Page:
FIG. 2 shows a first step in the production of a flat strip conductor according to the invention. Aluminium sheet 8 is shown wound into a coil 6. The thickness of the aluminium sheet 8 is preferably 2 to 10 mm and, as a particular preference, 4 mm. The aluminium sheet 8 is soft-annealed in production, thus giving the properties mentioned above. The width of the aluminium sheet 8 unwound from the coil 6 is preferably 2 m. The aluminium sheet 8 is fed to a dividing arrangement 10. In the dividing arrangement 10 the aluminium sheet 8 is divided into the aluminium conductors 2. The dividing may be done by means of blades in this case. It is also possible for the aluminium sheet 8 to be divided by lasering or by water-jet cutting or by sawing. All other non-stock-removing or stock-removing dividing processes are also a possibility. The aluminium conductors 2 are rewound into respective fresh coils 12. Because of the high extensibility this rewinding is readily possible. Unwinding from the fresh coils 12 is likewise possible without any problems. The individual fresh coils 12 can be transported easily and make it possible for handling to be easy in the production process.

FIG. 3 shows the extrusion of the single aluminium conductors 2 into compact flat strip conductors 1. In cases where flat strip conductors 1 are arranged in layers, as shown in FIGS. 1B and 1C, each individual aluminium conductor 2 may firstly be insulated and then joined to the others to form a single flat strip conductor 2. In this case, the aluminium conductor 2 is unwound from the fresh coil 12 and fed to the extruder 16 via at least one crawler 14. It is also possible for a plurality of aluminium conductors to be fed to the extruder and to be joined to form an insulated flat strip conductor 2 in one step.

After the extrusion, the flat strip conductor 1 is again coiled into a coil 18. By means of the crawler 14, the bends in the aluminium conductor 2 caused by the coiling are straightened and an even feed to the extruder 16 thus becomes possible. In the extruder 16, the aluminium conductor 2 is brought to the extruding head by means of suitable guides.

Suitable guiding means are needed because the material is soft. In the extruder 16, an insulating material can be extruded onto the aluminium conductor 2. After the extrusion, the flat strip conductor 1 is either wound into a further coil 18 or is finished off directly. The finishing off may be performed by cutting to length, bending, fitting of contacts or other processing steps.

From the coil 18, the flat strip conductor 1 may be unwound again and finished off. In the process, it may firstly be cut to the desired length and then bent into a cable loom by suitable bending arrangements. Because the aluminium is soft, the bending involves relatively little effort.

FIG. 4 shows a connecting pin 20 serving as a terminal point on the flat strip conductor. The pin 20 is preferably made of brass, steel, copper or other conductive materials. At its end, the connecting pin 20 has a polygonal, and preferably four-sided, formation 24. The formation 24 may be used as a support point for a tool, and in particular as a point at which a friction welding tool can take a grip.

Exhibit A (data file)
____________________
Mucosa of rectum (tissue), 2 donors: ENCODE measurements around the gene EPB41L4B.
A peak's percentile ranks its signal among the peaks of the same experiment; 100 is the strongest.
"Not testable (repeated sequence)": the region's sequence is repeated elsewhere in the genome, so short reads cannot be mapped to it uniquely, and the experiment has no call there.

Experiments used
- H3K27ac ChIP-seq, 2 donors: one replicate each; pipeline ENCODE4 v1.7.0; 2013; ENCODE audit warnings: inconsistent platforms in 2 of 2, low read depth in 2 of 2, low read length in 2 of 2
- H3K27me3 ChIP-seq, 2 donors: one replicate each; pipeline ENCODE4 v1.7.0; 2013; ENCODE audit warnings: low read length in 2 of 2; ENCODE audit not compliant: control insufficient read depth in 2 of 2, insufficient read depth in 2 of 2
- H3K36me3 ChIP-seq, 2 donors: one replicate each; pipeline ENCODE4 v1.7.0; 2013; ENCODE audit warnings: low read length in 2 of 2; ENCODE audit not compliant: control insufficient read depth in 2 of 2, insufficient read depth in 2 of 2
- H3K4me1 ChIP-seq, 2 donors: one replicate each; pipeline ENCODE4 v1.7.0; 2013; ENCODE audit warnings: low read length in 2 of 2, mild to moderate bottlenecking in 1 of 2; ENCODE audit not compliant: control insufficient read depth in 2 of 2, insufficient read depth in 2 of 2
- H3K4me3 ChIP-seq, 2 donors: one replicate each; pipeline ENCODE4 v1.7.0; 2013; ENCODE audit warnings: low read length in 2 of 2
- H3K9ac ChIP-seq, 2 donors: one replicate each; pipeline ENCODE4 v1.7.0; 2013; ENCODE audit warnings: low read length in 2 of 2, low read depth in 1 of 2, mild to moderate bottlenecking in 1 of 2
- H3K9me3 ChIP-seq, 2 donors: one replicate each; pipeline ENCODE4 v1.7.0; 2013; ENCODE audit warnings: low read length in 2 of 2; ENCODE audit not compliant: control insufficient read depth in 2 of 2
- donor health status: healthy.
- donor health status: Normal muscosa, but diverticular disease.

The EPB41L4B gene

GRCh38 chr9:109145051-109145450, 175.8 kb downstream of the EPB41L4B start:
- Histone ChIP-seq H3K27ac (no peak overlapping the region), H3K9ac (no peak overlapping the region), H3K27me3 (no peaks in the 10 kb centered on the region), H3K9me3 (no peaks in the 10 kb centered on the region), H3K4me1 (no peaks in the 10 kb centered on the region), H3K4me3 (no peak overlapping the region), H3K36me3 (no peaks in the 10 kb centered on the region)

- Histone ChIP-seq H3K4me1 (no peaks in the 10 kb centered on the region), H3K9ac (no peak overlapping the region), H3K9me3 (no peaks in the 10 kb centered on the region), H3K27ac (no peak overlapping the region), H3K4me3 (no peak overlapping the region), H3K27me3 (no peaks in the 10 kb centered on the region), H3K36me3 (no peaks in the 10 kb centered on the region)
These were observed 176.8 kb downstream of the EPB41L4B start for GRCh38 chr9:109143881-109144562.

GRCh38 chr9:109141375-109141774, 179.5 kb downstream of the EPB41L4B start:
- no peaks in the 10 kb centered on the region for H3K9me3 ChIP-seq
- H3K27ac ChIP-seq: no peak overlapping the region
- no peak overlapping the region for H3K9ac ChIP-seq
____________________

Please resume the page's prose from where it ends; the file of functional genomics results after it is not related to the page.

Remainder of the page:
FIG. 5 shows a connecting pin which is mounted on a flat strip conductor 1. The connecting pin 20 has been welded to the flat strip conductor 1 by a welding or soldering or brazing process in this case. The depth to which the connecting pin 20 penetrates into the flat strip conductor 1 when they are connected together is preferably a maximum of 1 mm. After the welding, soldering or brazing, the polygonal formation 24 can be used as a holding member for a subsequent over-moulding or embedding process. The connecting pin 20 may be arranged on the flat strip conductor 1 at any desired point and is not necessarily only at the end of the flat strip conductor 1. A central tap-off point, particularly in the form of a terminal point for jump-starting, is also possible.

When thin sheet or strip is being used, welding the connecting pin to the face at the extremity may present problems. In the first place, it is proposed that the face at the extremity is reshaped by stamping in such a way that the face at the extremity has an enlarged area for contact. In this way, the face at the extremity may for example be compressed with the help of a ram. The face at the extremity can then be matched to the circular or polygonal shape of a shaping die. It is also possible for the face at the extremity to be enclosed in a sleeve in order to obtain an enlarged area for contact for the connecting pin.

It is also possible for the connecting pin to be connected in the region of the face at the extremity in the manner shown in FIG. 6. For this purpose, the flat strip conductor 1 is bent in the region of the face at the extremity. Any angle position is possible here. In the present case, the bending is such that, in the region of the face at the extremity, the wide face of the flat strip conductor 1 is substantially perpendicular to the path followed by the flat strip conductor 1 in the region before it is reached.

The ring 22 of the connecting pin 20 can be welded, soldered or brazed to the wide face.